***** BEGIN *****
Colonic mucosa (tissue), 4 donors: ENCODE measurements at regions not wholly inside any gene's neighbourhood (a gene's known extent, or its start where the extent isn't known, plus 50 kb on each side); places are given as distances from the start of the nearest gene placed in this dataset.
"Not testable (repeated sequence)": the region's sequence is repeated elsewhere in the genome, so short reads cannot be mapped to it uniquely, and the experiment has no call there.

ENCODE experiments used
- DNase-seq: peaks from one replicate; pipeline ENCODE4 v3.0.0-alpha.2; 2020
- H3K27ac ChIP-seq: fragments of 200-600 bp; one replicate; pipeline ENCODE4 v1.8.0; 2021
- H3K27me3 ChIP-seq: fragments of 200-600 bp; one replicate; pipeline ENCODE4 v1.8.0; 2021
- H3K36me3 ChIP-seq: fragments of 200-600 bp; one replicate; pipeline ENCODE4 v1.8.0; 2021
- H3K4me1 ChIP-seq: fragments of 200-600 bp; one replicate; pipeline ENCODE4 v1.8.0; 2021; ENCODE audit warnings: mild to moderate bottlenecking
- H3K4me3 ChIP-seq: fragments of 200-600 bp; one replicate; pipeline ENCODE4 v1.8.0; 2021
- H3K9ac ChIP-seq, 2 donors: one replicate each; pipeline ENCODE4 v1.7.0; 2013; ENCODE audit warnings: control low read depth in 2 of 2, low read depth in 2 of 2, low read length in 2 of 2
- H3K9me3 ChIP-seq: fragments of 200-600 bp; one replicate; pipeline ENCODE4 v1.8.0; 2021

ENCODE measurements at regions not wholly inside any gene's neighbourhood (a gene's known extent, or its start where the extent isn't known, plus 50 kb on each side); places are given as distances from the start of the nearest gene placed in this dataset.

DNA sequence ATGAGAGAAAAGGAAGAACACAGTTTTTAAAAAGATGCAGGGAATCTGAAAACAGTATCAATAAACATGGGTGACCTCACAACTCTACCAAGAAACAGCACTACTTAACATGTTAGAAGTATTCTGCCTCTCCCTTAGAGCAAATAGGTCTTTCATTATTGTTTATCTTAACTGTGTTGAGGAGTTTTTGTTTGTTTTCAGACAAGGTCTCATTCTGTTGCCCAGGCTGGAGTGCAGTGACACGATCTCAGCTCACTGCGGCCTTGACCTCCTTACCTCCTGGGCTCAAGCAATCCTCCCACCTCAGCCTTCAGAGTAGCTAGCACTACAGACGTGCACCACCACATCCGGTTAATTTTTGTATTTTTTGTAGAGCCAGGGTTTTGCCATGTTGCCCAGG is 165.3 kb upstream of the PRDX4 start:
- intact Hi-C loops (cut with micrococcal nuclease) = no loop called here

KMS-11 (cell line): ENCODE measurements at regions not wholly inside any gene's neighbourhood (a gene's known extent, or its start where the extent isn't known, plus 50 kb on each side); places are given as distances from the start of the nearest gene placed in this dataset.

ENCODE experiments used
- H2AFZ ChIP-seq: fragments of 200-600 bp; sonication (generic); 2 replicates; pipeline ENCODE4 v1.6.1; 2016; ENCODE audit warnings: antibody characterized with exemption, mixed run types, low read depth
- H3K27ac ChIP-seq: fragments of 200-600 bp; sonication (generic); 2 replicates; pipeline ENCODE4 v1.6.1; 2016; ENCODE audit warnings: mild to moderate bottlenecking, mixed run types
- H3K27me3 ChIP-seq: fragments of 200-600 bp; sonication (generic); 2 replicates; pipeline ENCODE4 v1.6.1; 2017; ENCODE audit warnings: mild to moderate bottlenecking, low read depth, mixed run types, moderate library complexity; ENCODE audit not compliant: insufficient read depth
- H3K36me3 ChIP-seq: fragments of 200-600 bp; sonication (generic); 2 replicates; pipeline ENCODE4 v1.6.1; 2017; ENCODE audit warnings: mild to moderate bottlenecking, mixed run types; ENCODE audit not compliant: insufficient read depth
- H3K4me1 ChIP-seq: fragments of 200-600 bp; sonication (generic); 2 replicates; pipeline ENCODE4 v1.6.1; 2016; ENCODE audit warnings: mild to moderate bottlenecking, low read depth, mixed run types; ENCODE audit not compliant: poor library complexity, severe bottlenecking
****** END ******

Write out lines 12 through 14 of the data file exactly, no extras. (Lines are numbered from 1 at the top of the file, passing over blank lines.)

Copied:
ENCODE measurements at regions not wholly inside any gene's neighbourhood (a gene's known extent, or its start where the extent isn't known, plus 50 kb on each side); places are given as distances from the start of the nearest gene placed in this dataset.

DNA sequence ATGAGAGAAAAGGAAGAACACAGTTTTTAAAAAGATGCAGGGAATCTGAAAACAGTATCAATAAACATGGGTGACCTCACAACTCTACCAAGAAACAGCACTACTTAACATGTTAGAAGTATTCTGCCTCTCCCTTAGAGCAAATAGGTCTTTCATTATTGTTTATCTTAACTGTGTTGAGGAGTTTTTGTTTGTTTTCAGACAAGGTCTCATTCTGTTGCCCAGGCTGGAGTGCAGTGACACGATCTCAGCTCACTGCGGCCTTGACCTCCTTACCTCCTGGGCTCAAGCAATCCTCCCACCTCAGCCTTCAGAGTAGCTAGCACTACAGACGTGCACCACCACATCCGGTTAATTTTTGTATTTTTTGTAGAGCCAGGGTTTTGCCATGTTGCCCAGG is 165.3 kb upstream of the PRDX4 start:
- intact Hi-C loops (cut with micrococcal nuclease) = no loop called here